Does this happen in Sak and Fox with Katie and the other teachers? How do they react? How old are their students? (I am very hopeful about what is happening there, even if Jacob is not directing the program anymore, because Katie and Mosiah really get comprehensible input. That is some of the best teaching I have ever seen. And because it was in Sauk language, my heart almost had a meltdown, thinking about how for so many centuries it was spoken there before the invasions. Do you remember how they taught? It is what everyone in this PLC wants, and they got it in one day!)
    But back to intent. Ask them what they want from you. When this blog was taken off the public radar, something happened to it. It became more effective. The intent of those who joined was clear to me. No stress, just joy of discovering how we can do this well, to bring joy to us and to our students. That is why we do this – for joy.
    Those who criticize what we do in our work with comprehensible input, who think that there are other ways to do it (there aren’t), who think that the conscious mind can learn a language, do not get that we do this for joy, so that we can have hope and share genuine happiness with our students in these dark times.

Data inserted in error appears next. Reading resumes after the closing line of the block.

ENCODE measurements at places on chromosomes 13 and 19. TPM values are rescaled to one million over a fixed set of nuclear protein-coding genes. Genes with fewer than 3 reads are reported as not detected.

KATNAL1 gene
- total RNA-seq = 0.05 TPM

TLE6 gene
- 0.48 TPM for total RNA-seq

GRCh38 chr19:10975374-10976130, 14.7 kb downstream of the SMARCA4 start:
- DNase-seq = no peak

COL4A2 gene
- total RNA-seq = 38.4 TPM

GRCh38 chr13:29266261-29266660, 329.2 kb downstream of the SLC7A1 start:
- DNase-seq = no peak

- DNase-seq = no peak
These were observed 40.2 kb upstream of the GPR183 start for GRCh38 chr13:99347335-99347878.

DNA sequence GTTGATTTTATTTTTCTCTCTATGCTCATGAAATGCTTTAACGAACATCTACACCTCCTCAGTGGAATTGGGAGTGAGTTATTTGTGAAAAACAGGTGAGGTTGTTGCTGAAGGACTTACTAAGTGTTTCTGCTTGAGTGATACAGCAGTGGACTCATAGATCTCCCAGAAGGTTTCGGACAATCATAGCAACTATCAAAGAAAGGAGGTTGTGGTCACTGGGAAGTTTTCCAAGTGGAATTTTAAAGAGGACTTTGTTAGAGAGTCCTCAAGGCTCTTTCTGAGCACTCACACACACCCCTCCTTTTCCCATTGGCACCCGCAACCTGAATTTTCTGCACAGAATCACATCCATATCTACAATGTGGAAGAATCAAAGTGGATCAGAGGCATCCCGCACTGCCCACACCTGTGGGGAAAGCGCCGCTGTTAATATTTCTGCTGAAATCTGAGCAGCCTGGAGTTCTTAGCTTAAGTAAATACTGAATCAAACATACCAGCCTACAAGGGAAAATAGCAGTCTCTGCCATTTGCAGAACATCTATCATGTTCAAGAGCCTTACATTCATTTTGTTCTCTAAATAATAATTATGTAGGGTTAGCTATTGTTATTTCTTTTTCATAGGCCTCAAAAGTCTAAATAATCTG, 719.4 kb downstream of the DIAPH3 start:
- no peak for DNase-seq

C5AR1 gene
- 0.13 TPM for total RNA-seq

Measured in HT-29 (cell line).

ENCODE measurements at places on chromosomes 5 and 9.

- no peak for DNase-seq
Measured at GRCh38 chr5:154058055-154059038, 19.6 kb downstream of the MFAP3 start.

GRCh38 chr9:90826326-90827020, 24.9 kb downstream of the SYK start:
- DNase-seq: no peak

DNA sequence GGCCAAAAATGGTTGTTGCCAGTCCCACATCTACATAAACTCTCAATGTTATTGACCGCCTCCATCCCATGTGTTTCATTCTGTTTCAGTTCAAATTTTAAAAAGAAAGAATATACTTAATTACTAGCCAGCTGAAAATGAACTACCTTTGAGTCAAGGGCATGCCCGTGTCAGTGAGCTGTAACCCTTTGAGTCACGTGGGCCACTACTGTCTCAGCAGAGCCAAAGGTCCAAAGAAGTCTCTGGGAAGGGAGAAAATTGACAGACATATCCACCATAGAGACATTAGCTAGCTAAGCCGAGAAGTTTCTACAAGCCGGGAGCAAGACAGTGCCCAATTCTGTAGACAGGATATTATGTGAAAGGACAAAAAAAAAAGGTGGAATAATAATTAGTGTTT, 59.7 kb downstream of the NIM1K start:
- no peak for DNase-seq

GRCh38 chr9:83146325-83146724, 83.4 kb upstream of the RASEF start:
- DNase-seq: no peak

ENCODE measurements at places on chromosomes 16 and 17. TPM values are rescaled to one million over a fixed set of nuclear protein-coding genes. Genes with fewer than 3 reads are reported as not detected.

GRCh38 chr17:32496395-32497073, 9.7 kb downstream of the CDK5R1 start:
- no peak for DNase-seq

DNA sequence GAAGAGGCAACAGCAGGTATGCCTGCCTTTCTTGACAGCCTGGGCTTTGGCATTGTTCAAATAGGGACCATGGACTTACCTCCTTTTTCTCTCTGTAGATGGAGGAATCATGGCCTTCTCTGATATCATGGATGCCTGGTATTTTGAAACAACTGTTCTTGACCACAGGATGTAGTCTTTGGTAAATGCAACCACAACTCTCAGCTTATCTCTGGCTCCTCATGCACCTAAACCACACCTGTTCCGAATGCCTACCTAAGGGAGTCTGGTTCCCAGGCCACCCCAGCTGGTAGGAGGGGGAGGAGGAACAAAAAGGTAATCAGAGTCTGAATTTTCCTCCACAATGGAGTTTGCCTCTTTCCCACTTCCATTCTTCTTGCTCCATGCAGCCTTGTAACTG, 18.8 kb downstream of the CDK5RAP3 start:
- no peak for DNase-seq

5. I think Jacob is still directing that program too. And the Sauk/Fox are working at teaching the children. They are working with young adults like Katie and Mosiah, but they know that if they don’t teach there, their time is wasted because they will be wasting time on speakers who will age out before they are truly fluent. Their demand of learners (and really how can we demand much as it is up to the learner to take charge of their education) is different for the adults over 30.
    So I did ask that big question of what you want to learn a few months ago. I got conversational phrases and what I need to be able to understand what is being said to me when I go to the camp kitchen to eat. That is where I’ve set my stories. We are in the kitchen. These words are very familiar with me and I can always use the reinforcement for when I am actually in those camp kitchens.
    Another person in my community asked for Grounds language. That meaning the language we hear and speak when we are in “sacred space.” That I am unwilling to teach in the whole group. The belief system they have set up in their community is not Creek. It is a blend of many things they’ve read but have no grounding for. As one of my friends said, “It’s blasphemous!”
    So I will work with my own community for “sacred” language lessons and stick to the kitchen with the combined communities.
    I think for me the joy of teaching was stomped on pretty hard when they didn’t live up to their commitments to practice between sessions. A month is a long time to go. You basically just start all over each time. But isn’t that conversational language anyway? You just repeat the same conversation with different folks daily.
    to find my joy again in teaching, I am just going to let go of any expectations. Every word they seem to know will be a cause for celebration and the rest . . . I’m not giving them a grade and I am the only one grading me. Why should I be hung up by outcomes. They came on a Saturday afternoon.
    Ben thanks for giving us a place to work through our frustrations and gather support from each other. I so appreciate you!